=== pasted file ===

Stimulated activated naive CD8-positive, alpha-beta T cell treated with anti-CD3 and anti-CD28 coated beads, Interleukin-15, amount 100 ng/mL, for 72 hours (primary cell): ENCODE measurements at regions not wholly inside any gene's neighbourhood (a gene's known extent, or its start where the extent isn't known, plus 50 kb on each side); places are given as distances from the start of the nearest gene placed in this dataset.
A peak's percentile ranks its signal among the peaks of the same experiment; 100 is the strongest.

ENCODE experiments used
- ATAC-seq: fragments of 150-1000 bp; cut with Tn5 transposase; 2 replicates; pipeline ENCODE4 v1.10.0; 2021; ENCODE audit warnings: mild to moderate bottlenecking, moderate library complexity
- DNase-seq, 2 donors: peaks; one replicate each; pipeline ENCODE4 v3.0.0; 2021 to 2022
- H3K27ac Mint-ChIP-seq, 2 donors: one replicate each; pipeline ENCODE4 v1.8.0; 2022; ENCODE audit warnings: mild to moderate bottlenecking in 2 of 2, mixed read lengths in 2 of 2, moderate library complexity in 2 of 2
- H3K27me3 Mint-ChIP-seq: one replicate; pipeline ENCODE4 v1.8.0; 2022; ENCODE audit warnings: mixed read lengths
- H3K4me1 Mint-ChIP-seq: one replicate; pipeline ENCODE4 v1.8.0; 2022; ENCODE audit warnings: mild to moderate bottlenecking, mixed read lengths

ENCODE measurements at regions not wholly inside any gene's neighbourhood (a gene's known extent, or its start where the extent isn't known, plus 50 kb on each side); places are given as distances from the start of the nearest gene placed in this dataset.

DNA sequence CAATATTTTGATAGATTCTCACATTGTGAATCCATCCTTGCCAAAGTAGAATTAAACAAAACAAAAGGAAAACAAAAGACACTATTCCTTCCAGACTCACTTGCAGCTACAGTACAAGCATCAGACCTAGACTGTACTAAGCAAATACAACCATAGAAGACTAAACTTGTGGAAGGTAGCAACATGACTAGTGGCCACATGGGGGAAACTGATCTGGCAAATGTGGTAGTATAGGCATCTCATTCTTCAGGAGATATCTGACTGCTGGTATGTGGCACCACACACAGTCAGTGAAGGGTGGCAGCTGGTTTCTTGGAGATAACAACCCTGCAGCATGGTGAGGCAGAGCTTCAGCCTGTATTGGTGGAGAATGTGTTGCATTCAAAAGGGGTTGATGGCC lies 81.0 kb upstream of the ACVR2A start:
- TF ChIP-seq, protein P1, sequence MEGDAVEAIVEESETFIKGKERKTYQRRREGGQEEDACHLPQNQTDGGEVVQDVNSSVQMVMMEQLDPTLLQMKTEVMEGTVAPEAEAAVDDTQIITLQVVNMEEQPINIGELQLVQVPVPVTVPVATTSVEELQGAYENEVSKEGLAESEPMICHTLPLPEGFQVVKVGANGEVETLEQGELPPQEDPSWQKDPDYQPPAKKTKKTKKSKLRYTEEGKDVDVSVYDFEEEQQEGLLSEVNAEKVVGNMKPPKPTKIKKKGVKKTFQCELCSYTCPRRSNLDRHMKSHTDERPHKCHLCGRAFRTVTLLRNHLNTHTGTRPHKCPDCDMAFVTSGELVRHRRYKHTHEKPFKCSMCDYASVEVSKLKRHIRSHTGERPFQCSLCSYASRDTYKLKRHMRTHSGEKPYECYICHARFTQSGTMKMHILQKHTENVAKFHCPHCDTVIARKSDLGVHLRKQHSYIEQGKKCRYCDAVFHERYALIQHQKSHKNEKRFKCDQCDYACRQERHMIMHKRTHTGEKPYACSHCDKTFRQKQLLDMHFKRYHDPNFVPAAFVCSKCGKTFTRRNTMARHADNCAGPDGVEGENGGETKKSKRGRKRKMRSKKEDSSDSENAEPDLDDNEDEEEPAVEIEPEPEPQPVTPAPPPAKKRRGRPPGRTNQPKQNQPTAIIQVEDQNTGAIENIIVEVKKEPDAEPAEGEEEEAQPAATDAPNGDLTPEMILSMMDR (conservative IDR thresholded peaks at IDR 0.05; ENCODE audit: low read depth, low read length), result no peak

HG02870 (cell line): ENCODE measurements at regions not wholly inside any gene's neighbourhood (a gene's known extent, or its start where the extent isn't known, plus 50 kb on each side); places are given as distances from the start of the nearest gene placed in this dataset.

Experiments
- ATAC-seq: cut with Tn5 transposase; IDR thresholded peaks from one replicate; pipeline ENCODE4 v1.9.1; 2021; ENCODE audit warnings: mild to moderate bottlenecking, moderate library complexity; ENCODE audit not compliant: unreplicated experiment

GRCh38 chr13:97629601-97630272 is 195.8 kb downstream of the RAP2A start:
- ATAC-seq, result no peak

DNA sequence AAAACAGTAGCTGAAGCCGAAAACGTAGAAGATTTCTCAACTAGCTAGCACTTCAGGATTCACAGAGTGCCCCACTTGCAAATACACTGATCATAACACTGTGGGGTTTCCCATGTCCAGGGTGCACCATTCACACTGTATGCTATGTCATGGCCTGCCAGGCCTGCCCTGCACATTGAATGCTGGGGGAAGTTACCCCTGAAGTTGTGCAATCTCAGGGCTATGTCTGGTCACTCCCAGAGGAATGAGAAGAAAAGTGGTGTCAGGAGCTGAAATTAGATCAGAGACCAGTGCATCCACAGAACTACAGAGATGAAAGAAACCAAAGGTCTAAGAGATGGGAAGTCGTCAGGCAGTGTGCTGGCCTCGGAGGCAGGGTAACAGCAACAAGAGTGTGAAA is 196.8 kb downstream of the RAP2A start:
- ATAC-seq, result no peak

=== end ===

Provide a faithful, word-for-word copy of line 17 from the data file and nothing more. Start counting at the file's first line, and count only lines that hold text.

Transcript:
DNA sequence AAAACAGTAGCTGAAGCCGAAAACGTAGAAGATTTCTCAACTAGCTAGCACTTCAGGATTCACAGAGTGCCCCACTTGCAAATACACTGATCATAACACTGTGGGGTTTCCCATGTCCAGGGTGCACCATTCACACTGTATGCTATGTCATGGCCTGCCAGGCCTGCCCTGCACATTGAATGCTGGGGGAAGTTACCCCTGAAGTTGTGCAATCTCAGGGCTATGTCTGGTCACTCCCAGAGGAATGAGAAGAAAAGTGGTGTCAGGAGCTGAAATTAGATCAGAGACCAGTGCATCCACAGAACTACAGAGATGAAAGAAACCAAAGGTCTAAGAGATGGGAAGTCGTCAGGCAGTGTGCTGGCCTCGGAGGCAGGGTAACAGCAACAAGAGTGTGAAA is 196.8 kb downstream of the RAP2A start: